Saying no to spec: the aftermath

Zulu Alpha Kilo's Zak Mroueh on what happened after his agency's now-infamous "no spec work" video.

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The story appears in the December/January 2016 issue of strategy.

By Zak Mroueh

When I first started Zulu Alpha Kilo, I would always get asked that age-old question: How big do you want to get? In the beginning, my perfect number was no more than
15 people.

Once we had our first client, the number grew to 30. Soon after, when there were 40 of us, I realized our ideal size wasn’t tied to a number at all – it was tied to our ability to stay true to Zulu’s guiding principles. We’ll have become “too big” the moment we compromise these core values.

New business RFPs requiring free “speculative creative” put our core values to the test every day. Five years ago, we made an unconventional decision to say no to spec. Since then, this has become an intrinsic part of Zulu’s new business philosophy, centred on the principle of giving existing clients our undivided attention.

When you’re trying to grow an agency, it’s disheartening to turn down potential clients by saying no. Would we be bigger if we’d said yes? Absolutely. But despite our stance, we’ve continued to grow, winning some amazing clients along the way.

When we submitted our Agency of the Year shortlist video to strategy this year, in which we asked a few local businesses (like a personal trainer and a restaurant owner) to provide spec services, we knew it would spark a local debate. We had no idea it would ignite a worldwide conversation.

Since going viral, with over 1.6 million views (at press time) our video has hit a nerve globally even among those outside the advertising world. From contractors to architects, everyone’s weighing in from as far away as Singapore and Australia.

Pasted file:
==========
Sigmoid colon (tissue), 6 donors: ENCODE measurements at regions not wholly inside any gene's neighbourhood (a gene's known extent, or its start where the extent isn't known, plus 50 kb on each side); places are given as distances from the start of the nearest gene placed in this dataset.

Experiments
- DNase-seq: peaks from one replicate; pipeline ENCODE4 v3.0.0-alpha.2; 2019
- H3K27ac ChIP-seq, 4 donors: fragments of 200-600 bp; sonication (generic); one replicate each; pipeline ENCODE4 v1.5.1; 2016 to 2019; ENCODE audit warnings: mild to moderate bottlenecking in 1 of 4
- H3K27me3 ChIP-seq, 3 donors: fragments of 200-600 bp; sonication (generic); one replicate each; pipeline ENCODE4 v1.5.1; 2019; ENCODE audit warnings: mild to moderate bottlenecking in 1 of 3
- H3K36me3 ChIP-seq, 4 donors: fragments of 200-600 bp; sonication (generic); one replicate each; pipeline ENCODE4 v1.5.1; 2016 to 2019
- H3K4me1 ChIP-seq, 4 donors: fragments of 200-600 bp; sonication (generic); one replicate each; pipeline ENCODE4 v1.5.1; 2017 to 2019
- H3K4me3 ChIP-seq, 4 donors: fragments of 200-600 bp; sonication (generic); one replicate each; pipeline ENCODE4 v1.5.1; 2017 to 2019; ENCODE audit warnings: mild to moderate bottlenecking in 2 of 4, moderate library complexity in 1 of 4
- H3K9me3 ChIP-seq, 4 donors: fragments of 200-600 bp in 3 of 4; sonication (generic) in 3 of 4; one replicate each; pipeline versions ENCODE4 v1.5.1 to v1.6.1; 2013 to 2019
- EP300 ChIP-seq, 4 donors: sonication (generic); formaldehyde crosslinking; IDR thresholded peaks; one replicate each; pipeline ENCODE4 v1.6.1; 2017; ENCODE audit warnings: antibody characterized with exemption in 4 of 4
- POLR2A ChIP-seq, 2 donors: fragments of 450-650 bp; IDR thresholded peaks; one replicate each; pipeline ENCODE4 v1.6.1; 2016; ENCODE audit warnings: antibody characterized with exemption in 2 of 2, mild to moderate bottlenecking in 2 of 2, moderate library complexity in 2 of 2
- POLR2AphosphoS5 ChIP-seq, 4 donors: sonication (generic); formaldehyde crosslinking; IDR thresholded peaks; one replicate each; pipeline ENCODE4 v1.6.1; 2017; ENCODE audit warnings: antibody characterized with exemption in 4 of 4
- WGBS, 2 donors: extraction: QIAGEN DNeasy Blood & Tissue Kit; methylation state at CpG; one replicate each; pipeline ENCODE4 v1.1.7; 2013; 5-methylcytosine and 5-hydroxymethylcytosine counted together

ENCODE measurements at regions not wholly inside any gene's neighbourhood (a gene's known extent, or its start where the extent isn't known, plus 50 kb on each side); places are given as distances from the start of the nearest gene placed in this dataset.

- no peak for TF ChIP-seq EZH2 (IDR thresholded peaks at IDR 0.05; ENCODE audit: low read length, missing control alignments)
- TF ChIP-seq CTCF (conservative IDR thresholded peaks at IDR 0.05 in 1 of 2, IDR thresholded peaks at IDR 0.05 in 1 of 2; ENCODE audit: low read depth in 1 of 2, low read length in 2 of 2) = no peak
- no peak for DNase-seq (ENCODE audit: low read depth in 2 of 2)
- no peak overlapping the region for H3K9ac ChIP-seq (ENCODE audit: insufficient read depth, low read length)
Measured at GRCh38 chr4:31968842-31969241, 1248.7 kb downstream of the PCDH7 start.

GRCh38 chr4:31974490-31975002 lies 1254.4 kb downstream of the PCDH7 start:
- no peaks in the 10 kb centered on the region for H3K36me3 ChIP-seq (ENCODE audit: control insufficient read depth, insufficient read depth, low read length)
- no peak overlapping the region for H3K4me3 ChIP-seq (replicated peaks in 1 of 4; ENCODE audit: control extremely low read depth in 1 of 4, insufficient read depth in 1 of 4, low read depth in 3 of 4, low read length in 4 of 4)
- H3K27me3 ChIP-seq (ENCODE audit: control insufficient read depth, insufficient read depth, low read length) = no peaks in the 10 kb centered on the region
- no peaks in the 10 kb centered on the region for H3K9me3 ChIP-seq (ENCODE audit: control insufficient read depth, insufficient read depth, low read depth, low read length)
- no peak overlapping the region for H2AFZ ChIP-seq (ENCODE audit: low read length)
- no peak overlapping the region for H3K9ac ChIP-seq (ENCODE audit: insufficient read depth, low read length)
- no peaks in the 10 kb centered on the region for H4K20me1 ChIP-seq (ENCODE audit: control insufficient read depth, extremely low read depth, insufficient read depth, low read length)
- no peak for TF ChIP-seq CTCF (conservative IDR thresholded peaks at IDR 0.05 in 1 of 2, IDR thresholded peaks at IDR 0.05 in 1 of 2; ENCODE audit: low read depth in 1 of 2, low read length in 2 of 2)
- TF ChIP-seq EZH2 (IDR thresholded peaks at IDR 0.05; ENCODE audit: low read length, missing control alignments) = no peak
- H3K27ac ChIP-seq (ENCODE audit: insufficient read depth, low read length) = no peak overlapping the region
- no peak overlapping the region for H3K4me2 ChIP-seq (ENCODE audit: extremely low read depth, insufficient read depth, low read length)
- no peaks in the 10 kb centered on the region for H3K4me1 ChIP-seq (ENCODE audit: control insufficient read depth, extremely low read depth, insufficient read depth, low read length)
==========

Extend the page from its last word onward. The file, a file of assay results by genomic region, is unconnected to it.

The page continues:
Yet on the local scene, few agencies have commented publicly. I don’t blame them.

No one wants to be an advocate of spec pitches, because they know it can cost them hundreds of thousands in time and expenses. This old-fashioned practice is a cog in the increasingly bureaucratic procurement machine.

At the same time, even fewer agencies want to denounce spec work publicly because it would mean potentially turning away new business revenue. And who’s prepared to do that?
Back in the Mad Men era, clients didn’t switch shops nearly as often, so doing work on spec made financial sense. Eventually, agencies could make up the pitch costs. Today, it’s a different world with margins squeezed for both agencies and clients.

As costly as it is for everyone, expense isn’t my main concern about spec work. After 28 years in the industry, I’ve seen spec pitches do more harm than good as an evaluation tool for clients. Here’s why:

1. It’s not an accurate reflection of an agency’s creative expertise. Talented freelancers are often hired to do the creative for the full-timers who will actually work on the business (but are too busy to work on the pitch), resulting in a giant smokescreen.

2. It can be a big, shiny distraction. Any agency can seduce clients with dazzling creative work in a pitch. But chemistry and a proven track record of producing brilliant work are much better long-term measures of an agency’s capabilities.

3. It has led to an epidemic in the industry where agencies divert resources away from existing clients in order to fuel new business.

That was a recurring theme in the feedback I heard after our video was released. Paying clients go to the “back of the line” because the pitch becomes the agency’s sole focus. This is an industry-wide phenomenon, and should give clients real pause.

4. It can hinder groundbreaking, game-changing ideas. If an agency is investing heavily in a pitch, very few of them are brave enough to go out on a limb to put forward an earth-shattering new concept. It’s way too risky.

Now, some of you reading this may think we’re being anti-client. We’re not. Clients are the very reason we exist. We believe real client projects should never be handed off to a B-team every time a new pitch is happening. Agencies (and clients) are better served focusing investments on recruiting top talent, not producing a revolving door of spec work.

If we’re going to do creative work for free, let’s all put that effort behind a worthwhile charity or cause that can change the world for the better.

Let’s face it. Our industry is in need of a major overhaul. The excuse that this is the way it has always been done is as antiquated as the spec pitch process itself.

No more excuses. No more spec. We owe it to ourselves. We owe it to our clients.

writer,BWZak Mroueh is the chief creative officer & founder of Zulu Alpha Kilo.